New Australian rugby overlord Scott Johnson had, or has, one job: pick the right coach.
All the rest of it is fluff.
Pathways, structures, programs – it's all lovely and sounds impressive but, aside from the fact there are already 1000 people in Rugby Australia in vague high-performance roles, none of it comes close to the importance of getting the right Wallabies coach.
If he gets that right, Johnson could work on RA's versions of the Penske file for the next four years and no one should bat an eyelid.
And, encouragingly, he's got a bit of form.
When you look at the professional rugby landscape in Scotland, where Johnson has come from, they have managed to grab three very different, but strong, coaches: Dave Rennie (Glasgow), Richard Cockerill (Edinburgh) and Gregor Townsend (Scotland).
Before that they lured Vern Cotter, who is seen a credible All Blacks coaching candidate, from France.
Now, there is a live debate in Scotland about how much you can attribute this to Johnson. But such is the life of a director of rugby, where putting noses out of joint is part of the job.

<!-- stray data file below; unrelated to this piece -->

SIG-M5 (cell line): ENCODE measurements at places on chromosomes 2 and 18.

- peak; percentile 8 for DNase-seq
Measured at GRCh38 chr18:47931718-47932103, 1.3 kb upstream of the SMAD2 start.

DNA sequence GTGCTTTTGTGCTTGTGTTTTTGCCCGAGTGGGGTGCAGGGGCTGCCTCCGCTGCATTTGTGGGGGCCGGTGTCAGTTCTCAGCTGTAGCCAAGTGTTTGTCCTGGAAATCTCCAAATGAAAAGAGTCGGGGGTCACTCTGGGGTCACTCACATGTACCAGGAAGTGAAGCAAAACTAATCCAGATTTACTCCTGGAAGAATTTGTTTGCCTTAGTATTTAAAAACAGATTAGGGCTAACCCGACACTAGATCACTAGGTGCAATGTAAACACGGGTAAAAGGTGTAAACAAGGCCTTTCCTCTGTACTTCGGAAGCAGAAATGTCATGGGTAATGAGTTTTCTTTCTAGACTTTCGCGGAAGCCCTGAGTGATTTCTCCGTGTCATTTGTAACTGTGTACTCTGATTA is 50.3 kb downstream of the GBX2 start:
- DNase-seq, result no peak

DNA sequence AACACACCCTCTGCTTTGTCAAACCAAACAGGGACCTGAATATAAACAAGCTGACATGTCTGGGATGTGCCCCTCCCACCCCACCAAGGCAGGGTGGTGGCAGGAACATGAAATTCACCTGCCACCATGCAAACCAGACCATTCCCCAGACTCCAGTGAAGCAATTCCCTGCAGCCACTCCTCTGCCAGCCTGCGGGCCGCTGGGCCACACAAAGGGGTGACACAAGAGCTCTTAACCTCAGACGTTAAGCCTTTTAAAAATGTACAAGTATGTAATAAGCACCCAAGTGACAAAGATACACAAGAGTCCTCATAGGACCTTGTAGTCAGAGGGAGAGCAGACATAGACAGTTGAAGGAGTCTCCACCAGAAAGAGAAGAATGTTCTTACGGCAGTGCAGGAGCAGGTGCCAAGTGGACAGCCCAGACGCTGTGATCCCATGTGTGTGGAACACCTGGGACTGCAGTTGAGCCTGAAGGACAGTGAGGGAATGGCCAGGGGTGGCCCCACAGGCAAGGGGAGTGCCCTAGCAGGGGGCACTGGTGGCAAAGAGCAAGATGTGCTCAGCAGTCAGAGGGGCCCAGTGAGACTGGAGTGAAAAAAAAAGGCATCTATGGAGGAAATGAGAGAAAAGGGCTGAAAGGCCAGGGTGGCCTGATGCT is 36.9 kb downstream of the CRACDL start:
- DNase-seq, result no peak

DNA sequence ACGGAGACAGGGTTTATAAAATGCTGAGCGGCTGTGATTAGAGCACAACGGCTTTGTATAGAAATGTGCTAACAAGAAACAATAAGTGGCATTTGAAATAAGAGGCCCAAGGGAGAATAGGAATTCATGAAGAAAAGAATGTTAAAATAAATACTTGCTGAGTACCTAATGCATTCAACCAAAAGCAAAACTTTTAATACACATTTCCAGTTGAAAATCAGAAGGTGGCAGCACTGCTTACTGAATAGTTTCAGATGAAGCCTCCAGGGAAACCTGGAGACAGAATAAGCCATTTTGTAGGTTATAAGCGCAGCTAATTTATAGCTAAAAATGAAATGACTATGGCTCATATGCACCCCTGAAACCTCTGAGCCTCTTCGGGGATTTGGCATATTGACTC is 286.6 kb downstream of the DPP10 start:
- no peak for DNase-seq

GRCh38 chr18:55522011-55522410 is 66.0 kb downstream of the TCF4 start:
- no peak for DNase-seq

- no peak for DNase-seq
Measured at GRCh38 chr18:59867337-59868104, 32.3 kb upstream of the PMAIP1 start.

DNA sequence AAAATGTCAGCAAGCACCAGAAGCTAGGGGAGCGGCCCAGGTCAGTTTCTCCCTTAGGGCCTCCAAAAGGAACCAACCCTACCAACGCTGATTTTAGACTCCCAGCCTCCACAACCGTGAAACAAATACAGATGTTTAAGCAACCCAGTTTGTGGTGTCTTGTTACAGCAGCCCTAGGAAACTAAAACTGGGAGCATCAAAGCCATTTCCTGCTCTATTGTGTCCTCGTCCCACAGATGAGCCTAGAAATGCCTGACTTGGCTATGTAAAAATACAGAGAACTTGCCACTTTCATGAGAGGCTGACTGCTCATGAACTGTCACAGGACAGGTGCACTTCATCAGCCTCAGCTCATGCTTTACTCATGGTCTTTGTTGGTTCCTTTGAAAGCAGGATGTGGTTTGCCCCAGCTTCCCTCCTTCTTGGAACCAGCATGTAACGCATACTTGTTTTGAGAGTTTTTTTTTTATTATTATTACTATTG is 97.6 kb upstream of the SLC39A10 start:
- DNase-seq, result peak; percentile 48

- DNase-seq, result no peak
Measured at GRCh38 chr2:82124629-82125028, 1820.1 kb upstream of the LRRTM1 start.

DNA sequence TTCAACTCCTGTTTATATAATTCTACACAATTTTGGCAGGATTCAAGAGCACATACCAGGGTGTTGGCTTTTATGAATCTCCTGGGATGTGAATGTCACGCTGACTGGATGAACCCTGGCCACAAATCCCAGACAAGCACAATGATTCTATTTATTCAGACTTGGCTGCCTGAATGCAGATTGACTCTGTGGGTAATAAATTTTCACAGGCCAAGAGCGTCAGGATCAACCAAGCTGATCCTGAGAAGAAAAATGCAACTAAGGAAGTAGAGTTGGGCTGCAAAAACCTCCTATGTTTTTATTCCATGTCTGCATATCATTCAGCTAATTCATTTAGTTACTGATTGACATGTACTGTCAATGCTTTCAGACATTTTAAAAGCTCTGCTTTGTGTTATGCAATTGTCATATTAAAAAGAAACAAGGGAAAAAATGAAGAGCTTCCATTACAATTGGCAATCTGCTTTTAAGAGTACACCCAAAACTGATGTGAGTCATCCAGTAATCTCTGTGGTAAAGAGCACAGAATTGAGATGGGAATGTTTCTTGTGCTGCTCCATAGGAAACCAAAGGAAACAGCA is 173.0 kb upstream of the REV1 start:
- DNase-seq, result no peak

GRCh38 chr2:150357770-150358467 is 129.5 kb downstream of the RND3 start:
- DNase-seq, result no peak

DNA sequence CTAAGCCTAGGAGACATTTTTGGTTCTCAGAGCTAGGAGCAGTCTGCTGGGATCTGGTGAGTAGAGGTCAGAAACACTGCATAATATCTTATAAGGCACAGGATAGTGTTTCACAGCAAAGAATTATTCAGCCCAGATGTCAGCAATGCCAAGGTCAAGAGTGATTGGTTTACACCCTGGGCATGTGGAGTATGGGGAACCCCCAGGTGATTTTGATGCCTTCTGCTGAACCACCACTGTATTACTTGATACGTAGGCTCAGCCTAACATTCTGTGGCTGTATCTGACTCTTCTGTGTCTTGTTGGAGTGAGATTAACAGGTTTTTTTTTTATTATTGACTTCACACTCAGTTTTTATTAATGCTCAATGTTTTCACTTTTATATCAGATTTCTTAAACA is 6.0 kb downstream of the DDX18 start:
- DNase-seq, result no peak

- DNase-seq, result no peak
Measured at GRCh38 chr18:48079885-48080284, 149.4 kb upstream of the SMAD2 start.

However, it would take a fairly churlish individual to say that Johnson was somehow unconnected to this series of appointments that have effectively transformed Scotland rugby.
Was that recruitment of coaching talent exceptional? It would be pretty close to it.
Glasgow and Edinburgh are performing well in the Pro14 and, although Scotland have their limitations, when they play well they are a dream to watch.
We already know about ex-Chiefs boss Rennie, but the appointment of Cockerill is the fascinating one. The bulldog Englishman had been sacked from his beloved Leicester when Edinburgh took a chance on him. In some ways it seemed like an unlikely marriage, but he appears to have changed Edinburgh's culture – and toughened them up.
If you were Johnson, you would be entitled to think you left Scottish rugby in a better place than where you found it.
The knack for picking the right coach also goes to the heart of why Johnson is a better bet than David Nucifora for the Australia role.
Here, chronology is important. Nucifora took the Irish job after Joe Schmidt had been appointed as Ireland coach. In fact, Schmidt was well and truly embedded in Irish rugby as Leinster coach years before Nucifora landed in Ireland.
That's not to denigrate Nucifora's work in Ireland. Persuading all parties, gently or not, in Ireland to agree to shifting players around thRead More – Source